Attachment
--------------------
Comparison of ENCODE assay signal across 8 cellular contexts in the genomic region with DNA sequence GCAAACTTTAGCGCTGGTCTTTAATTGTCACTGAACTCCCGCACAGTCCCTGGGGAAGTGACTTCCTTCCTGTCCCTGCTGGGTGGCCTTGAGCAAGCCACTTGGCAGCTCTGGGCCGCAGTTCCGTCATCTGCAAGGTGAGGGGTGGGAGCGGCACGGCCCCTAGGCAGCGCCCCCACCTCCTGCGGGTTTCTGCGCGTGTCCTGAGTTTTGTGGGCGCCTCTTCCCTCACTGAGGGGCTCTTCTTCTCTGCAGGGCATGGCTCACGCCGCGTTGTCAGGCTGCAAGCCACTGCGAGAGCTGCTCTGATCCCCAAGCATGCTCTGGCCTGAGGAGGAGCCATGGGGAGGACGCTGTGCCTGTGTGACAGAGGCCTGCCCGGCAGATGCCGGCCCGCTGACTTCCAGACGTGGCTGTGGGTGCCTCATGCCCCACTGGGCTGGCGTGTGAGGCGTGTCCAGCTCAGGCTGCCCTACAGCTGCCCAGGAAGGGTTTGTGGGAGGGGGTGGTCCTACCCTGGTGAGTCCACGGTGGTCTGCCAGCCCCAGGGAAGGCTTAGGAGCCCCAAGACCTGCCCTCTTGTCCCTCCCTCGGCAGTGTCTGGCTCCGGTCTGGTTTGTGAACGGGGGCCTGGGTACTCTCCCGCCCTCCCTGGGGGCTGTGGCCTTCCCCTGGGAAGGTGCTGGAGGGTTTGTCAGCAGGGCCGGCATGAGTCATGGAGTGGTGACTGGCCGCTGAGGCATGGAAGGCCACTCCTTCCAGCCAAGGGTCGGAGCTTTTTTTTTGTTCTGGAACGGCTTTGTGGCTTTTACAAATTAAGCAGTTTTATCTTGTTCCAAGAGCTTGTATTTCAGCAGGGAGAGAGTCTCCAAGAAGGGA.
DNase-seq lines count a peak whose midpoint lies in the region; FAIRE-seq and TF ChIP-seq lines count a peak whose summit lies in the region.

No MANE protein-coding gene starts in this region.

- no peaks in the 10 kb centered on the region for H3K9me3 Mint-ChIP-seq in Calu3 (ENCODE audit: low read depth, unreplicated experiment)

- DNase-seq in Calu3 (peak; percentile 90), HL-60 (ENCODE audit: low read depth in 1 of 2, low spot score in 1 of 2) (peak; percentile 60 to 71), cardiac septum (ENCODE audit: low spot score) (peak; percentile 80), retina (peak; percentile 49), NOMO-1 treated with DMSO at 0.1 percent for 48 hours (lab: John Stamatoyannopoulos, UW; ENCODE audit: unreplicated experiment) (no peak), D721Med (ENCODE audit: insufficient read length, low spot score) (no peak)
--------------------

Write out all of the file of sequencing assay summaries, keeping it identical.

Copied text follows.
Comparison of ENCODE assay signal across 8 cellular contexts in the genomic region with DNA sequence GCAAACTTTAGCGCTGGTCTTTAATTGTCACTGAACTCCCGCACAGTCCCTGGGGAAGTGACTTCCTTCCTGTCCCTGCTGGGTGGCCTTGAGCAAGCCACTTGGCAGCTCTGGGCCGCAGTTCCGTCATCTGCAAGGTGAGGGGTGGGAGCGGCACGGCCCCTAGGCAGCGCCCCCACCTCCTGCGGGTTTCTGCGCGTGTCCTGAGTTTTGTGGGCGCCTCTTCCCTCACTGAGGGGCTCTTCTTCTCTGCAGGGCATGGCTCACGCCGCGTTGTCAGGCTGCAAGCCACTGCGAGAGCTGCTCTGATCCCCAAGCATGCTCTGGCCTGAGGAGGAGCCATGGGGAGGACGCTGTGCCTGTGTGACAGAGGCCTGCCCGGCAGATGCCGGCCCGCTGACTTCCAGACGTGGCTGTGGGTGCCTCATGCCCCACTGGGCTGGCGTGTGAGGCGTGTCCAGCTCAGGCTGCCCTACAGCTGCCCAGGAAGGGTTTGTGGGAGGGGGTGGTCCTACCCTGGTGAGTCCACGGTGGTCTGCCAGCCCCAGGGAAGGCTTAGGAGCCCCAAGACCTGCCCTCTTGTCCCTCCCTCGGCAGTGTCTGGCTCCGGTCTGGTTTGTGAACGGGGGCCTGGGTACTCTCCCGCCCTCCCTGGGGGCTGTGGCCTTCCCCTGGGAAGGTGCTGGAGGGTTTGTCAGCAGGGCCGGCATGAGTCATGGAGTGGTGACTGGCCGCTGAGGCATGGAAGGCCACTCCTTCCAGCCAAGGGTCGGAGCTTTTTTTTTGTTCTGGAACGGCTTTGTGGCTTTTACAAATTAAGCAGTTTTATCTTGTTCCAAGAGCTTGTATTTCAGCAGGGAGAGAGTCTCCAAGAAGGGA.
DNase-seq lines count a peak whose midpoint lies in the region; FAIRE-seq and TF ChIP-seq lines count a peak whose summit lies in the region.

No MANE protein-coding gene starts in this region.

- no peaks in the 10 kb centered on the region for H3K9me3 Mint-ChIP-seq in Calu3 (ENCODE audit: low read depth, unreplicated experiment)

- DNase-seq in Calu3 (peak; percentile 90), HL-60 (ENCODE audit: low read depth in 1 of 2, low spot score in 1 of 2) (peak; percentile 60 to 71), cardiac septum (ENCODE audit: low spot score) (peak; percentile 80), retina (peak; percentile 49), NOMO-1 treated with DMSO at 0.1 percent for 48 hours (lab: John Stamatoyannopoulos, UW; ENCODE audit: unreplicated experiment) (no peak), D721Med (ENCODE audit: insufficient read length, low spot score) (no peak)